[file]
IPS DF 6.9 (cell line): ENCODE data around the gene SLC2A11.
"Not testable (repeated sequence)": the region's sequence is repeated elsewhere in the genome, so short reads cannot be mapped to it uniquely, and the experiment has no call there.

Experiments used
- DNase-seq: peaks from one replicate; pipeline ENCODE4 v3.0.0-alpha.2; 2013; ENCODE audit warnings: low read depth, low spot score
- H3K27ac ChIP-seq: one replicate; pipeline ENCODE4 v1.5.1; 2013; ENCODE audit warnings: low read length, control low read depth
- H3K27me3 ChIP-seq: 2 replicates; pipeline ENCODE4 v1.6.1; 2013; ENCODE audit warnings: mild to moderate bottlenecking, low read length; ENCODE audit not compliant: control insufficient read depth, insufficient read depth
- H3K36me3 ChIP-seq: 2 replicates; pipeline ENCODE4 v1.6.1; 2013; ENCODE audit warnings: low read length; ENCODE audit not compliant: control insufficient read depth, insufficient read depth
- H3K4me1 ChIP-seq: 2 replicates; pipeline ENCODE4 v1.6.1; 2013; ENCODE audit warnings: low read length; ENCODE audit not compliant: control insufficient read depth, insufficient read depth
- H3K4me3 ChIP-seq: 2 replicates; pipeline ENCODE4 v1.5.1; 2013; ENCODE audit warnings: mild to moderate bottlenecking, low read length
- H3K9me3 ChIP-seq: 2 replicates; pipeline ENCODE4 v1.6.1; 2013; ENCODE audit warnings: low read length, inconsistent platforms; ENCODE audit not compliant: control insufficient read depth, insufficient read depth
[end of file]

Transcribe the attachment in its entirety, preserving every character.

IPS DF 6.9 (cell line): ENCODE data around the gene SLC2A11.
"Not testable (repeated sequence)": the region's sequence is repeated elsewhere in the genome, so short reads cannot be mapped to it uniquely, and the experiment has no call there.

Experiments used
- DNase-seq: peaks from one replicate; pipeline ENCODE4 v3.0.0-alpha.2; 2013; ENCODE audit warnings: low read depth, low spot score
- H3K27ac ChIP-seq: one replicate; pipeline ENCODE4 v1.5.1; 2013; ENCODE audit warnings: low read length, control low read depth
- H3K27me3 ChIP-seq: 2 replicates; pipeline ENCODE4 v1.6.1; 2013; ENCODE audit warnings: mild to moderate bottlenecking, low read length; ENCODE audit not compliant: control insufficient read depth, insufficient read depth
- H3K36me3 ChIP-seq: 2 replicates; pipeline ENCODE4 v1.6.1; 2013; ENCODE audit warnings: low read length; ENCODE audit not compliant: control insufficient read depth, insufficient read depth
- H3K4me1 ChIP-seq: 2 replicates; pipeline ENCODE4 v1.6.1; 2013; ENCODE audit warnings: low read length; ENCODE audit not compliant: control insufficient read depth, insufficient read depth
- H3K4me3 ChIP-seq: 2 replicates; pipeline ENCODE4 v1.5.1; 2013; ENCODE audit warnings: mild to moderate bottlenecking, low read length
- H3K9me3 ChIP-seq: 2 replicates; pipeline ENCODE4 v1.6.1; 2013; ENCODE audit warnings: low read length, inconsistent platforms; ENCODE audit not compliant: control insufficient read depth, insufficient read depth